Tuesday, July 31, 2012

Price Turkotek and the Mystery of the Tappet

Andrew Krawiec who I do not know posted:
Hi Rich and Phil, Here is one from the Spongobongo site at (Link to a page containing advertising deleted. Steve Price) which has the Saloresque guls of pretty much the same design as one of Phil's. But it also has those Barmak borders enclosing the end panels.

JBOC has a curious comment below the image, 'JBOC Notes: I have a thought that I am working on that the use of a Tappet guard border is an indication of a Persian origin.'. Does anyone know what he means by 'Tappet' and did he ever explore the idea that they indicate Persian origin further to anyone's knowledge?

It was listed for auction as Tekke around 1900.


Steve Price replied that “I have no idea what tappets are within the context of rug motifs.“ 
I am not really surprised. I got that from the late Charles Grant Ellis. CharlieEllis was the great Oriental Rug Expert of the 2nd half of the 20th century. Charlie used Tappet in the footnotes of one of his books. In Ellis’ work the text was pretty good but all the real meat was in the footnotes.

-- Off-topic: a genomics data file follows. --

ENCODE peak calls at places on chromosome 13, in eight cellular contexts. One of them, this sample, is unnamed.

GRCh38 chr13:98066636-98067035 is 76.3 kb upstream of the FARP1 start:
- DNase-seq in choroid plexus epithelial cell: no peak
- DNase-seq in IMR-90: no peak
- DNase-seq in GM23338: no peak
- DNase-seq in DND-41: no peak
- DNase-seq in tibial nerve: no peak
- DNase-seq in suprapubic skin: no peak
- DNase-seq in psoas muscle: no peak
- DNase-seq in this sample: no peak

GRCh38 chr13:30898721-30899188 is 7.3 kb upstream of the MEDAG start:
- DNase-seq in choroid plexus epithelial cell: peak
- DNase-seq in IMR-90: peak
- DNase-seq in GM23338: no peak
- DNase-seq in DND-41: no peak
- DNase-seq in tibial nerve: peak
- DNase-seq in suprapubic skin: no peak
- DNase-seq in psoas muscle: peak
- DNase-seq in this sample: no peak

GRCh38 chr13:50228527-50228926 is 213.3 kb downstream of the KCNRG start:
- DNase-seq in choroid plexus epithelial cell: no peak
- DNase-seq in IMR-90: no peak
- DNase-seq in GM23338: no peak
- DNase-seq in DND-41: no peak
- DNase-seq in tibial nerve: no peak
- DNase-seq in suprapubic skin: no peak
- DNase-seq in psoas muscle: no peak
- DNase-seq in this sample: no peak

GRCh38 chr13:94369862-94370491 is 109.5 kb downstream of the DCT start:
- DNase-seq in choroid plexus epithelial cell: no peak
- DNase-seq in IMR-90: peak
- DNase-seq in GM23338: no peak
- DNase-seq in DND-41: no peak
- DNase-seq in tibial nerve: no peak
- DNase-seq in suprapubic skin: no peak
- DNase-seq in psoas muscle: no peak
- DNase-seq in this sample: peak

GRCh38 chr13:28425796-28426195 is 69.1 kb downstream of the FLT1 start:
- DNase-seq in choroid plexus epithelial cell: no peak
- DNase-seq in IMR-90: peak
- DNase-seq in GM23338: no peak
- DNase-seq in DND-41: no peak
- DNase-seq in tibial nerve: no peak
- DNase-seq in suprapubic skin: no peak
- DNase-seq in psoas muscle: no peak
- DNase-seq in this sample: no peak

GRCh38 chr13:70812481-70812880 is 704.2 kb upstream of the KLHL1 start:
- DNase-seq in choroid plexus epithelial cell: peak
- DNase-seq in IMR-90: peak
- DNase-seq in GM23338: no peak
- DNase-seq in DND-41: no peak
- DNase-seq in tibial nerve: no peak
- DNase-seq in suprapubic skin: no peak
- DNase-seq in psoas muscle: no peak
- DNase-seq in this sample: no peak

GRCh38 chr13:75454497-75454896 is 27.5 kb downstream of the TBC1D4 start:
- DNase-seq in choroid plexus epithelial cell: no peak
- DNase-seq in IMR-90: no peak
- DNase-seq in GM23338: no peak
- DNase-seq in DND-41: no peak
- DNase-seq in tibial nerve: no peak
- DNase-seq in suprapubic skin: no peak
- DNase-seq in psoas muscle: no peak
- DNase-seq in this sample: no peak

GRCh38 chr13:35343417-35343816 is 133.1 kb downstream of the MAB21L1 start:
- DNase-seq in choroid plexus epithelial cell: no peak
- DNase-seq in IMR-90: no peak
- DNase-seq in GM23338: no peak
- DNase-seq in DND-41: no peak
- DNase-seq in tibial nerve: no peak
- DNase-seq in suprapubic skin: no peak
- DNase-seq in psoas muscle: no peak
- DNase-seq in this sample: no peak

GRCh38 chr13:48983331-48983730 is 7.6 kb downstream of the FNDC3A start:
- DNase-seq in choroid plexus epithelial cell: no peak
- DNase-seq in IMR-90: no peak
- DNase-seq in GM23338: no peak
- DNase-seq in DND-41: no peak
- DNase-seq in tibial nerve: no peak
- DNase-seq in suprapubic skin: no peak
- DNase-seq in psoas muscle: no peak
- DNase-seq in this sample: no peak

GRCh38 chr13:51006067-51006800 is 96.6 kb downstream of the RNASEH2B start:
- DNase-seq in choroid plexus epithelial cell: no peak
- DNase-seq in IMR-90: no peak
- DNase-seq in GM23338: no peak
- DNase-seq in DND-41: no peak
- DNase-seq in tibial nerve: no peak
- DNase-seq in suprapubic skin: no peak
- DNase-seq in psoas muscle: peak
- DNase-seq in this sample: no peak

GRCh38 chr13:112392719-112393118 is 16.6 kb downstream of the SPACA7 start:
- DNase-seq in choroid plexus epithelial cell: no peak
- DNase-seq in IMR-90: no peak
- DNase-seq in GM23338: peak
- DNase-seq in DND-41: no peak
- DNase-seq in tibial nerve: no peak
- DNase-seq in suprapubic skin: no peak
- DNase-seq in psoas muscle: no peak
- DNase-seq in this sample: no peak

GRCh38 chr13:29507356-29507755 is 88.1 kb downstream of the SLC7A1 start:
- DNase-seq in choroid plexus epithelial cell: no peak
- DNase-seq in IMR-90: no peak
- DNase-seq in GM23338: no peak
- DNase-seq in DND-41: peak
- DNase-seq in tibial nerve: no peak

So tappet is just another term for the Barmak border. It is an old fashioned and fairly obscure expression but it was many years ago that I wrote that and it was what I was thinking at the time. Think of each finger of the Barmak as a tappet.

A tappet is the 5 sided or peaked element that is used like a row of tiny yurts to frame the field and as an inner guard border and so on. If you didn’t pay attention to Charlie Ellis’ footnotes you probably would not know that.  

As for barmak border indicating a Persian origin. I still have a suspicion that barmak is used frequently in Iranian Yomud weaving but it is not enough to be a useful attribution marker. 

Chuck Wagner's Bag on Turkotek

Chuck Wagner is one of the more interesting collectors on Turkotek. He recently posted this bag on Turkotek (http://www.turkotek.com/VB37/showthread.php?t=1382&page=2) and called it Baluch citing the  Koneiczny book.

Chuck may well be right but I noticed a little something about the tassels. If the bag is Baluch the tassels by implication are also Baluch work. They are extremely similar to the tassels on this Mashwanni Bridal Mafrash

There are people called Mashwanni  who weave the black Afghan rugs and bags. perhaps they are Baluch. I have never clear about exactly who those people are. But Mashwanni  were written about in the Baburnama which dates to the very early 16th century.

Friday, July 20, 2012

Antique serapi Heriz Rug Persian Carpet

Antique Serapi Heriz Rug Persian Carpet

Antique Serapi Heriz Rug 7.5 by 17.5 feet Persian Carpet from www.HeratOrientalRugs.com warehouse Alexandria Va